More Tails Of The Fifties
Anthology edited by Peter G. Campbell
Contribution by Timothy R. V. Foster

(Cirrus)
ISBN 0-9515-5984-2
Click here to order:
Extract

One summer Saturday in 1956, I was at Croydon making myself generally useful and trying to scrounge the odd flight. I was hanging about at the hangars when a chap I had seen around a bit asked if I could help him push a Percival Proctor out. (This is precisely why I would hang around the hangars. In fact that's why they're called hangars. Then I could say: "Are you going flying? Got a spare seat? OK if I come along?" The desired answers are yes, yes and yes, in that order. I got them.) The next question, of course, is "Where are you going?"

When he answered, it was one of those delightful surprises life seems to store up and dish out at random intervals. "Paris!"

"What, now?" I said. It was about 6:30 pm, but, being August, was still broad daylight.

"Yes. Soon, in fact." Good job I always had my passport with me, just in case. I called home and told 'em what I was up to.

This Proctor, G-ANYV, had no radio or navigation aids. Nada. Fortunately, the weather was good, but shortly after crossing the French coast it got dark. I was ensconced in the back seat, which was quite a long way from the two at the front. I had no controls and no intercom, so communication was by shouting. All I could do was watch and look at the map with a flashlight.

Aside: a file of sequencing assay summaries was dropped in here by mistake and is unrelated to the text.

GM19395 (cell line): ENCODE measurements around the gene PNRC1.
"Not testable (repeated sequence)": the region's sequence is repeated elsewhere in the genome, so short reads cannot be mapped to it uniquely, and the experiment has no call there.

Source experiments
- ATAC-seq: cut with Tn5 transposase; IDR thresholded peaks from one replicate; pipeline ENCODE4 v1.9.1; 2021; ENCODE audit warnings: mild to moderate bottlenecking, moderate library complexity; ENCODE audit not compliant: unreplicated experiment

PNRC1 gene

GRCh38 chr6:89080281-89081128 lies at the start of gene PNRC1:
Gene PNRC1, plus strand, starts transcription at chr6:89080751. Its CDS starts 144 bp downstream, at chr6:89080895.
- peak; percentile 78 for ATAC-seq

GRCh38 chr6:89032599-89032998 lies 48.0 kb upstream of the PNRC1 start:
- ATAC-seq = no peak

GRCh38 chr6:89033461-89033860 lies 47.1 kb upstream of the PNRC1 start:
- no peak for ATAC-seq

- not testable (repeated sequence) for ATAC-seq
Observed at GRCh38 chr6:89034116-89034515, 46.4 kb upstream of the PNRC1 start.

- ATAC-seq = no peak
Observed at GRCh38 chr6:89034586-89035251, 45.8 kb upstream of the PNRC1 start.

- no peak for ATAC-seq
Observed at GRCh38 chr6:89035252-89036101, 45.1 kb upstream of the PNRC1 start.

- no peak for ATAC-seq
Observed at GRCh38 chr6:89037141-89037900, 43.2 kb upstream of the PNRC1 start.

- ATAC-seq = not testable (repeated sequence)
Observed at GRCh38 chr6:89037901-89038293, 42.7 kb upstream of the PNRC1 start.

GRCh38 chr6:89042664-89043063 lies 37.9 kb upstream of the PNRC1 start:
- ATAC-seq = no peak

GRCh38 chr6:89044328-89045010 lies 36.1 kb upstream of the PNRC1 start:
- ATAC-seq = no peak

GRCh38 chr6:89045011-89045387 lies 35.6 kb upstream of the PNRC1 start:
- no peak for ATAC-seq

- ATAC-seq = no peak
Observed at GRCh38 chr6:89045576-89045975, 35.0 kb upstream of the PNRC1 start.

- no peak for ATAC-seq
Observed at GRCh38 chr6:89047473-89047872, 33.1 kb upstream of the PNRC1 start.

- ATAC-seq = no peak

Paris was not difficult to find. It ain't called the City of Light for nuthin'. We flew right over it. There was the Eiffel Tower. Yes, definitely Paris. Now to find our destination: Toussus le Noble, a small field for private planes about ten miles west of Orly, the major international airport south of Paris. Orly was easy to see. There were all these lights and Stratocruisers, Super Connies and DC 7s coming and going. But off in the dark bit, to the west, we could not find Toussus. If our pilot had done a bit more careful checking, he would have discovered that Toussus was, in fact, closed at night. We surely did not want to go into Orly without radio, especially at night. So what to do?

Percival Proctor at Croydon Airport.

Excerpt 1999 Timothy R. V. Foster

 


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